Just like individuals need a purpose, teams need a purpose too. In Agile we work collaboratively. We pair up, we look for cross functional teams, some of us program in mobs. We work together. We team up. Those teams, those collections of people, need purpose too. I think this where ... This is where I'm going to talk about Agile Chartering. Ainsley Nies and I, a few years ago, putting our heads together, and we looked around. We both have a really strong sense that purpose is important, and we were looking through all the principles, and practices, and we saw purpose kind of everywhere implied for teams, but nowhere really called out. We were working on a book at the time called Lift Off. We said, "You know what? We need to have a way. We need to have a way for this to happen." We developed a little model called Agile Chartering. We developed that model so that you can use it to help your teams find purpose. The Agile Chartering model actually has three elements, it's purpose, alignment, and context. It all begins with purpose. Purpose is the foundation. We want to make sure that is there

Recently I was working with a very small team in an organization that had not ever been chartered before. I was there to help them with that. They were work in an organization where the development team creates functionality that drives the ability of their customers to do things that change the world. I mean it's a very much of a social good kind of company. These guys were known as the ops guys, all right? They're not building that functionality, they're the ops guys. I had the honor of being in the room as this team decided to rename itself the System Reliability Engineering Team. They recognized that they, and only they, were the ones that kept their site and functional 24/7, 365. They were the major enablers of all of this world changing work to happen. I saw shiny eyes in that room. It was really amazing. Later on, I didn't do it right in front of them, but later on I teared up a little.

Like that system reliability engineering team, we also call them the SREs. Like them it's helpful to know how you're going to change the world. What is it that you do that makes a difference in people's lives? How are you going to get there to do that? What is it you're going to do to make that happen? How will you know if you're making progress? That's purpose. That's team purpose, and we do that. It inspires, it focuses, it definitely motivates. Any of you who have read Dan Pink's work know that it motivates.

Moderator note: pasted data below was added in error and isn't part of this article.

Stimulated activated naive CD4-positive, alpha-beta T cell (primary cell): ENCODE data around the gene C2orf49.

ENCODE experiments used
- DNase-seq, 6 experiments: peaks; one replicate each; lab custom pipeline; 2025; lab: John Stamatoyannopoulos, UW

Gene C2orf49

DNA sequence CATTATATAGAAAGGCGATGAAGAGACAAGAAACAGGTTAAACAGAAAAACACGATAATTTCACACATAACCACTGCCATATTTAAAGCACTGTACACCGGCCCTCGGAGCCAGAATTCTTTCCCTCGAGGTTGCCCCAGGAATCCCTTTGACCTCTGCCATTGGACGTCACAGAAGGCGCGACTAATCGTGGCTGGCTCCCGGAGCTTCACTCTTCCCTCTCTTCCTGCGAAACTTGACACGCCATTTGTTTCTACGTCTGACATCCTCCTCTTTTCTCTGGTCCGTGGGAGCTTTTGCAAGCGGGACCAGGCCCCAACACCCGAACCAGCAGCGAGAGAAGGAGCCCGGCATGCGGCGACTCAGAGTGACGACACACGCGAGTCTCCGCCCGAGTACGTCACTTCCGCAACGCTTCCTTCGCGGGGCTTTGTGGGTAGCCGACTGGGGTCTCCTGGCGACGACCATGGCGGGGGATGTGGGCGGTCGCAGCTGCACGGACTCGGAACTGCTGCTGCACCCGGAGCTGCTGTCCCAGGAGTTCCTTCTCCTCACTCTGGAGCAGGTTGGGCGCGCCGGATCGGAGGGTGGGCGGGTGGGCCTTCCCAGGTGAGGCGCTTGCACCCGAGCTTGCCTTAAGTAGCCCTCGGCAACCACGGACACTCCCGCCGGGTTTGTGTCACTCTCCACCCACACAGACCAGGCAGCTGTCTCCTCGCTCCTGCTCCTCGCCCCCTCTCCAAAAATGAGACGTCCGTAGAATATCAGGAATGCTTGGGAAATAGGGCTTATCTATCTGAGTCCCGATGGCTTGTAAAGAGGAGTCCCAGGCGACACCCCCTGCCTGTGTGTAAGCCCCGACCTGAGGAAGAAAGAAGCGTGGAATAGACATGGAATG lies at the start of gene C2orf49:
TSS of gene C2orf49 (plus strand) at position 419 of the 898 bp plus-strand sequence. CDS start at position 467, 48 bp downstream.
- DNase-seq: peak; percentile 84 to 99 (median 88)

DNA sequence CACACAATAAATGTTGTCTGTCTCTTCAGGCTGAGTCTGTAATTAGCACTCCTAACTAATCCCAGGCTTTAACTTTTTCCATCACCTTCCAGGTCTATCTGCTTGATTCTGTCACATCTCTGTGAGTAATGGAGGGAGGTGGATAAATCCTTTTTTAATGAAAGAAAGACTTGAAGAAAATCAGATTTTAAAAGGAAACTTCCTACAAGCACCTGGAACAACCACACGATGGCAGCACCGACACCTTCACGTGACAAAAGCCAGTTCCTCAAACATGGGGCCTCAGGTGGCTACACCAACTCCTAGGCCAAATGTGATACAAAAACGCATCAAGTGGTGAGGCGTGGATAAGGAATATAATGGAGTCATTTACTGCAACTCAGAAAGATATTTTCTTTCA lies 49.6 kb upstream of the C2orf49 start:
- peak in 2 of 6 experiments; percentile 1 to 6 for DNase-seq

Once upon a time, Esther Derby, is Esther here somewhere? Esther Derby and I were working with a group. We were going to do a two or three day workshop, I can't remember how long it was. We were setting up the flip charts, and putting the chairs in a circle, as we do, and talking about what we were going to be doing over the next couple of days. We realized that we didn't actual know ... We'd done a couple of different workshops for this company, and we didn't actually know what this particular group of folks did. Somehow we'd gotten signed up, and we just hadn't ever learned that part, and so we decided that we would ask. We asked people as they came in, and the one developer just blew us away. He said, "Oh, well we keep the internet free." Yay, but we also had some more questions. It turns out this particular group of folks wrote the software that powered banner ads, and ad media, and stuff that many of us find somewhat distasteful in our internet experience, but he was focusing on the part of it that really mattered, right? The rest of his team actually had felt kind of sheepish. They really didn't give us a straight answer when we asked them what they did until they heard him, and then they got really interested. There is a whole very interesting conversation about, "We keep the internet free." That was pretty cool.

Purpose also scales. You can build a purpose around completing this one story and it scales all the way up through teams, through individuals, through teams, to drive communities and organizations. How many of you are familiar with the Agile Alliance Purpose? A couple of folks in the front row. It actually, I happen to notice, it's actually printed into your conference program. We support those who explore and apply Agile principles and practices to make the software industry more productive, humane, and sustainable. For seven years on the Agile Alliance Board that was pretty inspiring to me, still is. It's not directly associated with my work. Communities, whole communities, have purpose as well. In order to work with purpose you have to find the meaning in your work. Who benefits from the things that you do? When you do what you do what difference does it make for the world? How does your team contribute to your organization and beyond?